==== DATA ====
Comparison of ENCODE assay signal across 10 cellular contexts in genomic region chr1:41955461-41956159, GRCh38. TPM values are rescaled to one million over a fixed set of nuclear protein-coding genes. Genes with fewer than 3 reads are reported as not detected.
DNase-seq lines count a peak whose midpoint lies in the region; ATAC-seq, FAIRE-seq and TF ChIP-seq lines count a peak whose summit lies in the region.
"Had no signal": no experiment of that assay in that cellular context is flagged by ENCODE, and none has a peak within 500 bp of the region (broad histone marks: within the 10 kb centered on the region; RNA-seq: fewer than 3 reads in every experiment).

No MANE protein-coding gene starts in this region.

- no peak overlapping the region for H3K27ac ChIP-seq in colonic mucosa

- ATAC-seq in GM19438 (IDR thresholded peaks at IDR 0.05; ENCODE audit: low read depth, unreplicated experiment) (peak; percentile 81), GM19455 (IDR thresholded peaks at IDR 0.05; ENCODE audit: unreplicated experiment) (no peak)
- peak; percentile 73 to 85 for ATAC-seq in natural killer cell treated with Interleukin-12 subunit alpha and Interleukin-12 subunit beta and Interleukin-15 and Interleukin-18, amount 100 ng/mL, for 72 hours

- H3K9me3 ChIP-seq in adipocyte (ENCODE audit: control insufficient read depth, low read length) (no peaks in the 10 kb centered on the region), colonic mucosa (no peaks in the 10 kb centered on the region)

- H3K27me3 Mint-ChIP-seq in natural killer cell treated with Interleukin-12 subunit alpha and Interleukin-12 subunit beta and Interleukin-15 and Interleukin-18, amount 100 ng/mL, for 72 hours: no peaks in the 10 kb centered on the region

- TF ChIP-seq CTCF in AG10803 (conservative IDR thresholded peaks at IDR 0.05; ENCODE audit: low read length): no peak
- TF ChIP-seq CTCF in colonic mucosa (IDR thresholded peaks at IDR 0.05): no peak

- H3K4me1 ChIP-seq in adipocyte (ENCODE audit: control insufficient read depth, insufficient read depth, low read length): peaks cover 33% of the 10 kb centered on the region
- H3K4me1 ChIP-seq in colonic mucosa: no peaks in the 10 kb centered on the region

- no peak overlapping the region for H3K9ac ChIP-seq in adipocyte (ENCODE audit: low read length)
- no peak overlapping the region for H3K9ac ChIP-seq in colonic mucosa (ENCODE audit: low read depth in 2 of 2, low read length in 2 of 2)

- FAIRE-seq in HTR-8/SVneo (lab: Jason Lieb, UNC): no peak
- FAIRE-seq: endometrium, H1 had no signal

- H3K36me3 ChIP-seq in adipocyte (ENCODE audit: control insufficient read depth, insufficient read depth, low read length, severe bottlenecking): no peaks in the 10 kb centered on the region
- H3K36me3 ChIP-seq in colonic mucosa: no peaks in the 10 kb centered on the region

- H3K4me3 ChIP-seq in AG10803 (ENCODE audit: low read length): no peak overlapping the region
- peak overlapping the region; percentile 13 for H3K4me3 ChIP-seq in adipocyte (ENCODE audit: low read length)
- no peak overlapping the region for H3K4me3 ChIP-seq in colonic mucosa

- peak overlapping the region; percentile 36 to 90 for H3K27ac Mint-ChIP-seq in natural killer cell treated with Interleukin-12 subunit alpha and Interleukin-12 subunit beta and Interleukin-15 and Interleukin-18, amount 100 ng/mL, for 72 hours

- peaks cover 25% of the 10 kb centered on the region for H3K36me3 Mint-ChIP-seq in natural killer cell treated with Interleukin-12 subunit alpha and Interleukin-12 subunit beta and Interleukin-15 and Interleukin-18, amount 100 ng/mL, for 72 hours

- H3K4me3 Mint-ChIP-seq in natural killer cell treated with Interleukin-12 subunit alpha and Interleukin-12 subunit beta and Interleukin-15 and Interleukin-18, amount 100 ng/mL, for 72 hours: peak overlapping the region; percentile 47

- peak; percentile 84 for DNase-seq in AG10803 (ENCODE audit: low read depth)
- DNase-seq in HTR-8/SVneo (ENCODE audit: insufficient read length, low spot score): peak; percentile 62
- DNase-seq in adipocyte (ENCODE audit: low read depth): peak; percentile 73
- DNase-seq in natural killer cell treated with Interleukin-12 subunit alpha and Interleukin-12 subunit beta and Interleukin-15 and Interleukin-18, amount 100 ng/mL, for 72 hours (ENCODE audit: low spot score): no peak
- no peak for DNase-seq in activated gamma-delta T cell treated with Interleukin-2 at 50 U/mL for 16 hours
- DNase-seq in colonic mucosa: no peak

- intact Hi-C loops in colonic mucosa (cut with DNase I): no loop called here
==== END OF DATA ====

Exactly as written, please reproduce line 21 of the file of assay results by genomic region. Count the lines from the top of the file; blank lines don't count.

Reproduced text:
- peak overlapping the region; percentile 13 for H3K4me3 ChIP-seq in adipocyte (ENCODE audit: low read length)